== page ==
The hard part is finding a happy medium that both people are comfortable with. This is made more difficult when you each have very different ideas about togetherness and space. But as long as you can compromise on the level of space in a relationship that you both need, then you can work through this challenge.
Some people don’t like to be alone. They’re much happier spending all their time with coworkers, friends, family and their partner. When they’re alone and doing things on their own they feel a little lost and lonely.
Other people cherish their alone time. Without a little solitude, every day they feel burdened and have a hard time relaxing. They feel that they always have to be “up” or “on” for other people when they’re around them, and it can be exhausting.
Those are two extremes, of course. There are also a lot of people who fall somewhere in the middle. They love the time they spend with their partner, but they also want some me-time to balance it out and recharge.
If both of you fall into that happy medium, then defining your space in a relationship should be pretty easy. And if you each fall into the same extreme group, where you both need lots of space or you both dislike being alone, things are made easier, too.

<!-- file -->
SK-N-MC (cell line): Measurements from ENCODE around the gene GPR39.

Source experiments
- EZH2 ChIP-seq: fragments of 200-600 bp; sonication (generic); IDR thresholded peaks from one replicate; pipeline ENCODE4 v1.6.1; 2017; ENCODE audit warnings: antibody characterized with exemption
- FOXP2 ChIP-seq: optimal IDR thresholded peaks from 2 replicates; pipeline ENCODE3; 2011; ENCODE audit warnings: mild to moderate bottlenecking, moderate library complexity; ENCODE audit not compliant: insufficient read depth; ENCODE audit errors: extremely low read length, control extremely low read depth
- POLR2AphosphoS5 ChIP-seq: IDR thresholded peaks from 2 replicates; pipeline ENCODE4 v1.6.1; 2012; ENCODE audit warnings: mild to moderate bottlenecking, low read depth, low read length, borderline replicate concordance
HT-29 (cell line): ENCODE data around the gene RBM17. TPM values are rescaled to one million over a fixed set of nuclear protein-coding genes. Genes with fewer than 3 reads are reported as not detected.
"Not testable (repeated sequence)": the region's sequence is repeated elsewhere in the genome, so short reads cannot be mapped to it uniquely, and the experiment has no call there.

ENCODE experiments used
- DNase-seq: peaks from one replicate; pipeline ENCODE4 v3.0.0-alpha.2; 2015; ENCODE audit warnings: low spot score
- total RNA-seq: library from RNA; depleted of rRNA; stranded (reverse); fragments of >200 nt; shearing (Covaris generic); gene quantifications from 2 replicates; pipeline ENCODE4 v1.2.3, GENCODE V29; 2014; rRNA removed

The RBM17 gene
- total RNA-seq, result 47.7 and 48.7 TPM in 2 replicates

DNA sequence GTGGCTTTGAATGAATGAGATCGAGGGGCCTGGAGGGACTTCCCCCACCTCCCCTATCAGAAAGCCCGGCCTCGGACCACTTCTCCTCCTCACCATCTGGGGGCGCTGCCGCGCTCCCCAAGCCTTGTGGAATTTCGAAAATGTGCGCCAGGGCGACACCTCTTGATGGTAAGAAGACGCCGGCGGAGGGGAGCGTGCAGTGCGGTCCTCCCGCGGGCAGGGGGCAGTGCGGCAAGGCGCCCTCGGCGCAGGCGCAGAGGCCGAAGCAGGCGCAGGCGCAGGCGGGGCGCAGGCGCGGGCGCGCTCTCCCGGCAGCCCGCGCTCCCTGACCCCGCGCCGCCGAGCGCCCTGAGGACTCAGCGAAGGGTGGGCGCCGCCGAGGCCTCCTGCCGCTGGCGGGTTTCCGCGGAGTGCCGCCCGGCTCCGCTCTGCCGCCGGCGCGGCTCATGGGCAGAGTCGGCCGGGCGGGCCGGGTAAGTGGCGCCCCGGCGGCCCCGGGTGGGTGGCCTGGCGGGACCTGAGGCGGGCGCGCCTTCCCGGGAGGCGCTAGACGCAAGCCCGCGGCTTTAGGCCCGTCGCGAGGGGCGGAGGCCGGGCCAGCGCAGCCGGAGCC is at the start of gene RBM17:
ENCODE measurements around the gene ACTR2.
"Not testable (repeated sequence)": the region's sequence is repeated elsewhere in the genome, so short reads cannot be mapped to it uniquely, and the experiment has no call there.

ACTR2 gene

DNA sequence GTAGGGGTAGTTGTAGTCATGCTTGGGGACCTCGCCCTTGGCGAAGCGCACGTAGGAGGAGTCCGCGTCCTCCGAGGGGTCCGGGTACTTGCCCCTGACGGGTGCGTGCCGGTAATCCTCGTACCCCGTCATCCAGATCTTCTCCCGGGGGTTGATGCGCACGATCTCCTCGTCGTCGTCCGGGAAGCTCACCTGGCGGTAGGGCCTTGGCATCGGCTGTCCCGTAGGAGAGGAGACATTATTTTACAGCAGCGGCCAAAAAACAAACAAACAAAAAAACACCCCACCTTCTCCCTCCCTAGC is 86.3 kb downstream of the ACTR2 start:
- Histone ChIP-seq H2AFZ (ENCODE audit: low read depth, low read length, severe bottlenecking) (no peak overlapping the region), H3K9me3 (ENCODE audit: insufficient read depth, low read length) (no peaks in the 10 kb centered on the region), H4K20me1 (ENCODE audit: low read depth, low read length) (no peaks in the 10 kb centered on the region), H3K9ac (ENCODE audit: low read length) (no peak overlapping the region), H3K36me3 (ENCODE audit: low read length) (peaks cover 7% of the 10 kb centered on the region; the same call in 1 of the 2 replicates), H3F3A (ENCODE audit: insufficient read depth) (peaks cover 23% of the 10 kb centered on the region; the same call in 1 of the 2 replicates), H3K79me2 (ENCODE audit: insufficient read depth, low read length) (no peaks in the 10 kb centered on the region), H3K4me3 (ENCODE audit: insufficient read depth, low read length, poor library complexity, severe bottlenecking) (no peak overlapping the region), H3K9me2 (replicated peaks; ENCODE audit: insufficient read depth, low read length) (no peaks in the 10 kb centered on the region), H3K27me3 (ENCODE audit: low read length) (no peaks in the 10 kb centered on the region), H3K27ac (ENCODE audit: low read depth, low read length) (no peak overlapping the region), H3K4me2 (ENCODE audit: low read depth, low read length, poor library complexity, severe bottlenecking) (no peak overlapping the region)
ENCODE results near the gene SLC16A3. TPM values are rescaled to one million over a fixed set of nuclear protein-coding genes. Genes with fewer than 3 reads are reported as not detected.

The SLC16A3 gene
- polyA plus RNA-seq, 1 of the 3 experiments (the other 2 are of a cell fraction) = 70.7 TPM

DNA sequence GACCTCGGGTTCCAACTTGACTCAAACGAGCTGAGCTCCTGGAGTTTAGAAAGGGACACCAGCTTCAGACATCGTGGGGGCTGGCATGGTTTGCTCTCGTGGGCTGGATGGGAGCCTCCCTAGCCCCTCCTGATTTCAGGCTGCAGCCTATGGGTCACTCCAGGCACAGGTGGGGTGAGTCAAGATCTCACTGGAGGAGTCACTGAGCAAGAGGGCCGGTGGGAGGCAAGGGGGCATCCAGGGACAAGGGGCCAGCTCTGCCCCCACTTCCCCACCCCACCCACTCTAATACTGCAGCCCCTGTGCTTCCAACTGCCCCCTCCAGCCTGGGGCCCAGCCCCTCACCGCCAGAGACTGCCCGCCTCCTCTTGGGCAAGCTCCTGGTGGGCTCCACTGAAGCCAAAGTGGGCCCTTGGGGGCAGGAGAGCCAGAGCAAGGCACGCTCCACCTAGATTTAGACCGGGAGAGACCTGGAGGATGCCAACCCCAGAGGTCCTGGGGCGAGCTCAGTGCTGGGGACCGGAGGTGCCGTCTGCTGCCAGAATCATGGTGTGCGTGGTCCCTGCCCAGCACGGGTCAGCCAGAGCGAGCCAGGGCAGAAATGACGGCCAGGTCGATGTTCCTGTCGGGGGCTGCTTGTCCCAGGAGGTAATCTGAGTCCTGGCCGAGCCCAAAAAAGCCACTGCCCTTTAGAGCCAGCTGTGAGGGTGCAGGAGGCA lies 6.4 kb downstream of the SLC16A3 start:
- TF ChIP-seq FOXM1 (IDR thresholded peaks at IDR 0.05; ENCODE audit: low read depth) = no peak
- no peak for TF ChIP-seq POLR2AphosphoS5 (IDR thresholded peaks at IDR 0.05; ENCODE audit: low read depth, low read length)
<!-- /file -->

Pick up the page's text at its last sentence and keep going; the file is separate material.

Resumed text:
The problems come when one has a very different idea than the other. If you love your solitude and your partner hates being alone, you really need to talk and set some boundaries. Each needs to understand the other’s point of view so you can come up with a compromise that makes you both feel your needs are met.
If you love being alone each day for a while and your partner craves company 24/7, here’s the problem. When you say you need space in a relationship and go off on your own, your partner will feel neglected as if you don’t want to be around because of them.
And if you hate being alone and your partner really wants some me-time, then by hanging around constantly you can start to make your partner feel smothered. Your partner might also think that there’s no trust there, and you won’t give him or her private time because you’re afraid of what he or she might do when you’re not around.
You can see how both of these situations could quickly cause problems in a relationship. But if you talk to each other honestly and openly about how you feel, then when you need time your partner will understand why.
And when he or she hangs around when you'd rather be alone, you recognize that he or she doesn’t need the same kind of space in a relationship that you do.